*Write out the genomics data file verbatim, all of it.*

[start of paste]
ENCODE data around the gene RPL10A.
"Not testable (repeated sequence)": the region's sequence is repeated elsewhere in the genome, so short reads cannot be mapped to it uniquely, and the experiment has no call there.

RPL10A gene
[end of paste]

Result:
ENCODE data around the gene RPL10A.
"Not testable (repeated sequence)": the region's sequence is repeated elsewhere in the genome, so short reads cannot be mapped to it uniquely, and the experiment has no call there.

RPL10A gene